Here’s A Handy Guide To Making A Damn Fine Charcuterie Board

God, charcuterie boards are a good time. There’s nothing better than gathering some mates, crowding around a table with a large board stacked high with cheeses and meats, having a yarn and quietly trying to nab the most prosciutto while no one’s paying attention.

Charcuterie boards – usually made up of a selection of cured meats and sides – aren’t new, but they’re definitely having a moment. The meat-laden platters have kind of taken over from a standard cheese board, simply because cured meats are life. Unless you’re vego. But in that case, faux-cured meats are life?
We were a bit lost on how to actually make a damn fine one at home, though. If you’re going to do something, do it bloody well, right? So we enlisted the expert help of Stanley Wong, Executive Chef at Eastside Grill.
“When it comes to how many meats you have on your charcuterie board, the answer really is – how long is a piece of string?” says Stanley. “But as a guide, I’d say at least 5 types.”
Stanley’s top tip is to make sure you have a balance between flavours and textures. Here’s a guide to some popular charcuterie board additions, to help you out.
Most meat-lovers know of prosciutto, but in case you need a refresher, prosciutto is an Italian meat made from a pig or boar’s hind leg or thigh usually. The curing of prosciutto can take up to 18 months, and when it appears in your deli or on a charcuterie board, it’s thinly sliced and has a mild, buttery flavour due to the high fat content. The two most famous types are Parma and San Daniele – Parma is a bit nutty, San Daniele is a bit sweeter. You’d be hard pressed to find a charcuterie board that doesn’t include prosciutto simply because it’s super popular and therefore an easy win.
This air dried, salted meat is quite tough, dark, and chewy – mainly because it’s aged for one to three months. It’s made of the top round on a leg of beef, which is seasoned with spices like cinnamon and nutmeg, and salt. The result is a rich, sweet meat that comes paper-thin and goes perfectly with some parmigiano reggiano.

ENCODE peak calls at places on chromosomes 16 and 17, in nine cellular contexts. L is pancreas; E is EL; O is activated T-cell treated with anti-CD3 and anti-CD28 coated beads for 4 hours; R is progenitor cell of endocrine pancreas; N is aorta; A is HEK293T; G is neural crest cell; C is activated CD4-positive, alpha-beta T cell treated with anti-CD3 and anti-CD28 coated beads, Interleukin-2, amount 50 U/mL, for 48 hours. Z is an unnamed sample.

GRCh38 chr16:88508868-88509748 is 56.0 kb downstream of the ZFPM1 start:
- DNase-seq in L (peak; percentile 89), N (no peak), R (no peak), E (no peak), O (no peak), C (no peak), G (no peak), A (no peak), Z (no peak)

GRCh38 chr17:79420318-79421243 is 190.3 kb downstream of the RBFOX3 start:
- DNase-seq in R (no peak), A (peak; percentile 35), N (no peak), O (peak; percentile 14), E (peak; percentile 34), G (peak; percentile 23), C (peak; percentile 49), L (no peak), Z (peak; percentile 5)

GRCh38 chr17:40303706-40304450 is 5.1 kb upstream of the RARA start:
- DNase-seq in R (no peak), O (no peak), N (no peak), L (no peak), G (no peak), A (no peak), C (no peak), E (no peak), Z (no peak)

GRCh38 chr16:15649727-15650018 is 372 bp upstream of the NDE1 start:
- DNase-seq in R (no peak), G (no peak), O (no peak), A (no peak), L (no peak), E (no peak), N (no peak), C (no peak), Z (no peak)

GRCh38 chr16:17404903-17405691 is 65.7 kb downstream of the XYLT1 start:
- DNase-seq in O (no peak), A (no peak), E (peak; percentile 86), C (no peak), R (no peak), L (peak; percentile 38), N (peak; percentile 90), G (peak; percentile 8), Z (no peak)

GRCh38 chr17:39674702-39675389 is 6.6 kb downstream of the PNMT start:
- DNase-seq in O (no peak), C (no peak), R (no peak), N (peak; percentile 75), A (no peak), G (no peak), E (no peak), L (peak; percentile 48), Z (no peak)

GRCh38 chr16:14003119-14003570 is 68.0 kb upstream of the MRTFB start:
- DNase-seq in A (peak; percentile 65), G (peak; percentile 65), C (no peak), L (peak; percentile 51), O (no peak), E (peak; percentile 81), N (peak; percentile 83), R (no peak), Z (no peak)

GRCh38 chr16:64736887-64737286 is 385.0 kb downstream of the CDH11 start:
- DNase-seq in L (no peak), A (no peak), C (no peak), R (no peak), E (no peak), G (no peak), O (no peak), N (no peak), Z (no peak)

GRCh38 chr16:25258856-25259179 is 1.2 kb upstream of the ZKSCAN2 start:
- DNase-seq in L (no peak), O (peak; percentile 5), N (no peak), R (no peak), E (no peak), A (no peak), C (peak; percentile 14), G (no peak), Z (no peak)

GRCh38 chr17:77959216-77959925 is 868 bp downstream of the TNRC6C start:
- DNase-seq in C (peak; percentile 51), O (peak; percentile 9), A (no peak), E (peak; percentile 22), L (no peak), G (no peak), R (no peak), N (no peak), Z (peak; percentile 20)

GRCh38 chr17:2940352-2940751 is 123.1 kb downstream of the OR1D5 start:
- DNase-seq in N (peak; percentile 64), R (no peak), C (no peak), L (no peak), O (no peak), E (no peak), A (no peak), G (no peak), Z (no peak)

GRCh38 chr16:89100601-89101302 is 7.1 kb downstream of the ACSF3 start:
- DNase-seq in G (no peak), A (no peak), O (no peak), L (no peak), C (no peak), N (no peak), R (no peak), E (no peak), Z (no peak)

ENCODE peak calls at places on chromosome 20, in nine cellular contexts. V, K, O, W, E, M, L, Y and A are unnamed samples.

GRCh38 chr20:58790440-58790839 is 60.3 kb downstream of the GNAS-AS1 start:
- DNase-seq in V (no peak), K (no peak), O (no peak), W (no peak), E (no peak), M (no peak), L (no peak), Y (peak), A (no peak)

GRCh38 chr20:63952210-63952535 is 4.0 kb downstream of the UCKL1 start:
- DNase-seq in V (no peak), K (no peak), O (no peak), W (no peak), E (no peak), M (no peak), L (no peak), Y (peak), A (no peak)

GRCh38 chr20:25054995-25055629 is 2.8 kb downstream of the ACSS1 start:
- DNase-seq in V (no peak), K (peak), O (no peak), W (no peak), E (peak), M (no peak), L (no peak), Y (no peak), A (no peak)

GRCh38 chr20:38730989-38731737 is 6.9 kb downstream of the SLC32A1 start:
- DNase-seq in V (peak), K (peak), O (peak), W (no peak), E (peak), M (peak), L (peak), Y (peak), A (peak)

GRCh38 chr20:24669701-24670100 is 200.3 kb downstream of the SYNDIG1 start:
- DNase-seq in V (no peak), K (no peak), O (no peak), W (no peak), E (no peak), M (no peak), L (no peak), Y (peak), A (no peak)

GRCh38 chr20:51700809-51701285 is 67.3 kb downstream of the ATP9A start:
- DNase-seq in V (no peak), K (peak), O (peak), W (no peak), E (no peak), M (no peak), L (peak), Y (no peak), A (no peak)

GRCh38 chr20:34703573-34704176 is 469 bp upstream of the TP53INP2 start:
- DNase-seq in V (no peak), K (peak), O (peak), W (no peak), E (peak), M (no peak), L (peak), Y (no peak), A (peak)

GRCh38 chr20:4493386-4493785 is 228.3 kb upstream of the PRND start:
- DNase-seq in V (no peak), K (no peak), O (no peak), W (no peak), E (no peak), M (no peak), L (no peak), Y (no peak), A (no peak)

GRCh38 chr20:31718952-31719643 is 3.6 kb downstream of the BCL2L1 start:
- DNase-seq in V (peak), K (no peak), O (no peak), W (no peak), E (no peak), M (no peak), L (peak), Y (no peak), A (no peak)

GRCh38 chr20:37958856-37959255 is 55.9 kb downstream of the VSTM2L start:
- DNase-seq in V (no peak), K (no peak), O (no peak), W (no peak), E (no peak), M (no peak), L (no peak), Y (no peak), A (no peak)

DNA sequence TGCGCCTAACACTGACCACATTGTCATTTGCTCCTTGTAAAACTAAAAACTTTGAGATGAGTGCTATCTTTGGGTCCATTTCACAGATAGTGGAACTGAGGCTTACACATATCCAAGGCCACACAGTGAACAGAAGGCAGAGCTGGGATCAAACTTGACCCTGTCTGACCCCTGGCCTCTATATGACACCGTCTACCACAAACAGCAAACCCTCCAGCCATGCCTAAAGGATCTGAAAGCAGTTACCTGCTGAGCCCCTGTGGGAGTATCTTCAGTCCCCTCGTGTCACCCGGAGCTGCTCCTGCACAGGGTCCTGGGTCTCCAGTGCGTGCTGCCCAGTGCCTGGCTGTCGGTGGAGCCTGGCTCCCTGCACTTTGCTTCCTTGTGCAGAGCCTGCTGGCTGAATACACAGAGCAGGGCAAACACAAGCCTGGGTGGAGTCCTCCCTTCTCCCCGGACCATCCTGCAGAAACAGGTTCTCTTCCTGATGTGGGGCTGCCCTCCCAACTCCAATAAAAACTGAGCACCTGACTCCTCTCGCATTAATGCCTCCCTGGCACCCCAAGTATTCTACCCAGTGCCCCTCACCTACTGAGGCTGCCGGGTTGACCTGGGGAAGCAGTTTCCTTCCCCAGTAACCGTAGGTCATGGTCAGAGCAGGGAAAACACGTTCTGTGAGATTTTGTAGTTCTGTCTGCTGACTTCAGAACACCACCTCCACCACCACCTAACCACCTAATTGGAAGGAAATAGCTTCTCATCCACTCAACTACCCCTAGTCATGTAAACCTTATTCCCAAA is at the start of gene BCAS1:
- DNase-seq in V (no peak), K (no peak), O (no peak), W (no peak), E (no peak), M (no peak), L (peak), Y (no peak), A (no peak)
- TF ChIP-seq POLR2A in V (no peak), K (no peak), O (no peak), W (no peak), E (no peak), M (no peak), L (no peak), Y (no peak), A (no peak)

Also known as capocollo, coppa is made from a muscle found in a pigs shoulder or neck. It’s seasoned with red or white wine, garlic, herbs and spices and then salted before being put into a natural casing and cured for six months. It has a delicate flavour and, like prosciutto, is quite fatty and creamy. 


Salami is a mainstay on most charcuterie boards – but what type should you include? Soppressata is a popular one for luxe boards, because of it’s rustic look due to the way the meat is ground and pressed – basically it looks more expensive and cool on the board. It’s a dry salami that’s dried for three to twelve weeks. Flavour-wise, like salami you can get different types of soppressata – spicy, peppered, and so on. 

This one’s controversial – not everyone’s a fan. But the look of mortadella can really make your charcuterie board pop. It’s made of ground pork, with cubes of pork fat running through it. These, along with additions such as whole peppercorns, olives and pistachios, give it the cool, speckled finish. It’s got a sausagey kind of flavour to it.

Pate is a great one to plonk on your charcuterie board to mix things up when it’s become too sliced-meats. Pate is traditionally a mix of ground meat and fat, although you’re probably most familiar with duck liver pate. It’s super rich, and delish when spread on crusty bread or crackers. 

What do you team all this meat with? Some CHEESE. It’s kinda controversial to say cheeses go on a charcuterie board, but tbh – break those rules, coz loads of these meets go so well with cheese. Like we said above, parmigiano reggiano is beaut with bresaola, and goats cheese is next level with a slice of prosciutto. Another that goes alright is burrata – the creamy texture doesn’t overpower your meats and spreads so well on some crusty bread.

Crusty bread is a must. Meats just seem to go way better on some warm sourdough than they do on a cracker. The best way to go about choosing your sides is to google the cured meats you have, and see what suits them. For example, prosciutto is a match made in heaven with figs and olives are amazing with salami. 
“Pickles are great as a side on a charcuterie board, as the acidity balances the fattiness of the meat,” says Stanley. “Im also a fan of roasted potatoes as a side.”

Other winners? Mustard, lemon and olive oil to drizzle, and nuts.

Wish you had the kind of spare cash to go buy all your cured meats from a srsly fancy deli every week? If you win our comp c/o Set for Life, you could pocket a cool $20k – that’s a pretty major charcuterie board. Enter here: